The concert was a model of its kind in terms of the range and scope of the pieces – and it couldn’t have begun more enticingly than with György Kurtág’s arrangement of the beautiful introductory music to JS Bach’s funeral cantata “Gottes Zeit is die allerbeste Zeit” (God’s time is the very best time). Begun by the secondo player, Beth Chen, the opening textures were augmented by an intertwined combination of secondo and primo hands, the end result interesting to watch, but absolutely enchanting to listen to – a brief but ravishing introduction to the afternoon’s music-making.

Has anybody composed a more poignant amalgam of conflicting emotions than in the Fantasy in F Minor of Franz Schubert’s? The work’s rolling, undulating Allegro molto moderato opening suggested a vast interior landscape of quiet despair, Nicole Chao and Beth Chen finding a proper “Schubertian pulse” in the music – a brief major-key flirtation prompted more agitated sequences, before the opening returned. The players threw down the gauntlet for the dramatic, almost operatic Largo with its declamatory utterances, double-dotted phrasings and long trills – there was but momentary relief from a more conciliatory episode before the music lurched into an allegro vivace Scherzo, the players performing miracles of varied touch and phrasing by way of conveying the music’s multifaceted mood, bringing out the piquancy of the Trio’s music as a contrast to the almost grim determination of the Allegro vivace. And the dramatic return of the work’s opening music here generated feelings both of reprieve and inexorable futility, the players generating a torment of fugal-like conflict and variance, but all to no avail in the face of the theme’s grim final triumph.

After this, Ravel’s “La Valse” was almost a relief at first for the individual spirit, suggesting, as it did a different, more societal kind of fatalism and dissolution – interesting, though, that, despite the plethora of commentary in the interim suggesting the music as representing the decline of the “old” pre-First World War era of European civilisation, Ravel himself categorically denied any such scheme in his music, stating that the work expresses nothing more than his “intense attraction to these wonderful (waltz) rhythms”….still, this having been said the composer was seriously affected by the horrors of warfare, gleaned from his own personal experiences as a soldier (he was a truck driver and often near the front) as well as the deaths of numerous friends in combat, though stoically managing his grief and despair in works like “Le Tombeau de Couperin” and “La Valse”.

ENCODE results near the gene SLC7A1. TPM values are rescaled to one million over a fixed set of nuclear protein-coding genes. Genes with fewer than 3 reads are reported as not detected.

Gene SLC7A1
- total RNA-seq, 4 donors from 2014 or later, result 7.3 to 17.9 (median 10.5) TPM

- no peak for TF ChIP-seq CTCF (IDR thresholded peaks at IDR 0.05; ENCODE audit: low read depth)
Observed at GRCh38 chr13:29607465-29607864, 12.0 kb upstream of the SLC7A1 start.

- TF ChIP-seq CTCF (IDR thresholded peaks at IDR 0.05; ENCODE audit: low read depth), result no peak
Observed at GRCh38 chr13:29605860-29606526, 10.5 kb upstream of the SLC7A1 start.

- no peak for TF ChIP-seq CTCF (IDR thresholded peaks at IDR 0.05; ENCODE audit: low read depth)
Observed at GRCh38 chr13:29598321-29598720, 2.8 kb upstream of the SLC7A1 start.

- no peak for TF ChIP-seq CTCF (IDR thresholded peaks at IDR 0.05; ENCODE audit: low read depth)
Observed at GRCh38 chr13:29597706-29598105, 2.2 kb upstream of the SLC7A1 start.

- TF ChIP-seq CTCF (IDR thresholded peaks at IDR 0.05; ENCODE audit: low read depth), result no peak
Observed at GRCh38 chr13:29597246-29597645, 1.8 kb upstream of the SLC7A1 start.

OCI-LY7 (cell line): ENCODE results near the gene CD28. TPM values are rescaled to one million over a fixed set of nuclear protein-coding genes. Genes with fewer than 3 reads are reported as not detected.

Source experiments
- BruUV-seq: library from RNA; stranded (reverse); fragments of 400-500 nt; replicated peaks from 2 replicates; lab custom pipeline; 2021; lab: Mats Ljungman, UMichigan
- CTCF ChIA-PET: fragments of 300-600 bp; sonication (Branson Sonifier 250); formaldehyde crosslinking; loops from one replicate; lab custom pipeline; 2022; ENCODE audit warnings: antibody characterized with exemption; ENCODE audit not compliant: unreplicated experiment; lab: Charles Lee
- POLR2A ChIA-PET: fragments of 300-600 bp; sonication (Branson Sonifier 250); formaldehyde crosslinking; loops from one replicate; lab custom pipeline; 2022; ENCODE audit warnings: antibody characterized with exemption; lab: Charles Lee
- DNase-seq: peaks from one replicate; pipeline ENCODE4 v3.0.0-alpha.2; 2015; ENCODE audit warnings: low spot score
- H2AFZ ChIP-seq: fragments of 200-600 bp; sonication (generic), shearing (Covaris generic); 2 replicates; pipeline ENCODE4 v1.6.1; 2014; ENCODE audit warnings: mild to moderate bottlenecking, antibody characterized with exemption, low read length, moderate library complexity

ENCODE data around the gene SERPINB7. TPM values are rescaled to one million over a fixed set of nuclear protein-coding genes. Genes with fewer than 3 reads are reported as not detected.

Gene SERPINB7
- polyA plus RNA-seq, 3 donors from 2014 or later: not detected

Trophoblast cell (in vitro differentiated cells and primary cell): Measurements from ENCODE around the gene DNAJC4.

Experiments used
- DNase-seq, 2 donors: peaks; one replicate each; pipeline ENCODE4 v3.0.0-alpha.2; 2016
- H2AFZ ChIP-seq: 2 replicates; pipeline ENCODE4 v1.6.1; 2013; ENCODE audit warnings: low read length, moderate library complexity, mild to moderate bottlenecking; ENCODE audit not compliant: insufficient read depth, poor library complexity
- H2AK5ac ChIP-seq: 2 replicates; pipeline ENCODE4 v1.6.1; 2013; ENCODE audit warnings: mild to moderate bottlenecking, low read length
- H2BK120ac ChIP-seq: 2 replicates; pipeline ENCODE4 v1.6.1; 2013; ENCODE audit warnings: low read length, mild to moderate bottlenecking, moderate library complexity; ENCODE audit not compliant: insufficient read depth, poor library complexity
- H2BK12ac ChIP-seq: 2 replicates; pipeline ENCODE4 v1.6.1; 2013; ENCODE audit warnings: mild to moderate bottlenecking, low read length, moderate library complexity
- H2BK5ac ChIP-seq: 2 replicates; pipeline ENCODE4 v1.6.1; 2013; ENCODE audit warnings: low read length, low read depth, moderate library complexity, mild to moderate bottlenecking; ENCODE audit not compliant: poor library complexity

I’d gotten to know this music well in its orchestral guise, ever since hearing the piece at the very first orchestral concert I attended, back in the 1960s! – what a thrill that memory still evokes!  Though unfamiliar with the piano duo version, I felt Nicole Chao’s and Beth Chen’s all-embracing touch uncannily breathed life into those ghostly, inchoate scenarios at the work’s beginning, gradually liberating both form and movement from the “whirling clouds” of the composer’s own description, and bringing various dancing couples into view – and what dancers gradually emerged! – all of them seemingly refracting themselves into “an immense hall, peopled with a whirling crowd”, with every detail of the composer’s recaptured by Lucien Garben’s faithful transcription.

As well as Ravel’s score glitter and glamour we heard its darker, more sinister and grotesque aspects, evident in a couple of the dance’s more disruptive sequences, and calling for some spectacularly-essayed keyboard figurations from both ends of the sound-spectrum before order was restored and the music continued. From beneath the seemingly tireless and supercharged fingers of the duo the waltz displayed all of its glamour, allure, charm and coquettishness, recovering anew from whatever irruption bubbled up from beneath the music’s surfaces – but suddenly  reaching the point at which it realised its moments of glory were numbered and the game was up! The music gathered itself from within and transformed its hitherto lilting rhythms into thrusting, flailing gestures signifying death-and-glory oblivion. Our pianists seemed transfigured at this point, imbued with this same all-or-nothing spirit and with flailing arms and fingers pushing and thrusting themselves, the music and us into a vortex of chaos and confused silence, hammered home by those apocalyptic final chords! Sensational stuff!